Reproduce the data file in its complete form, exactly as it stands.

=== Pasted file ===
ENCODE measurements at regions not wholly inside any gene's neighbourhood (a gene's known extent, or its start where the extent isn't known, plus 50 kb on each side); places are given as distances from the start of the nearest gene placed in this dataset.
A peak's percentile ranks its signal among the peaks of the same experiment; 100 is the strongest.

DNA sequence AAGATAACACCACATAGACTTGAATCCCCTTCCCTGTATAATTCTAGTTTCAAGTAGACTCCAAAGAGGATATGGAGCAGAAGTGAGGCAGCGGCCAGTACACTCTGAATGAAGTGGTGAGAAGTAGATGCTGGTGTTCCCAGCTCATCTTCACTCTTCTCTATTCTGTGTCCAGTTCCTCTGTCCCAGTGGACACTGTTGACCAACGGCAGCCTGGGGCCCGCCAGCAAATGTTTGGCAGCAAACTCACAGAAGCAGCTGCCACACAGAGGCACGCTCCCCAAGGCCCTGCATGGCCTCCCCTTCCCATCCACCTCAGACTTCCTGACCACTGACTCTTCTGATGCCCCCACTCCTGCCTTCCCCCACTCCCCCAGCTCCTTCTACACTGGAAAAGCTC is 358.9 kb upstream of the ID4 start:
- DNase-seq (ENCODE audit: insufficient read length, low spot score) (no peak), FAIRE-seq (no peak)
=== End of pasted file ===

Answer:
ENCODE measurements at regions not wholly inside any gene's neighbourhood (a gene's known extent, or its start where the extent isn't known, plus 50 kb on each side); places are given as distances from the start of the nearest gene placed in this dataset.
A peak's percentile ranks its signal among the peaks of the same experiment; 100 is the strongest.

DNA sequence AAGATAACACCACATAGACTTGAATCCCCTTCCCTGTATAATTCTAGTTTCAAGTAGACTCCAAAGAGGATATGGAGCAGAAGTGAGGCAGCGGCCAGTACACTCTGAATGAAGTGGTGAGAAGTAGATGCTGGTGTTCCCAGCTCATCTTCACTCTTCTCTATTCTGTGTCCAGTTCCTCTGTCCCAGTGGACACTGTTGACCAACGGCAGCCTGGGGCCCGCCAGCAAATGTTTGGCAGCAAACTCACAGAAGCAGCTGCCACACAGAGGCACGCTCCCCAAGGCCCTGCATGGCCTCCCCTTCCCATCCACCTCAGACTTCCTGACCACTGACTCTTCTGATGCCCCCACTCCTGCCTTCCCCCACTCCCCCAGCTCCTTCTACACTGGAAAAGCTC is 358.9 kb upstream of the ID4 start:
- DNase-seq (ENCODE audit: insufficient read length, low spot score) (no peak), FAIRE-seq (no peak)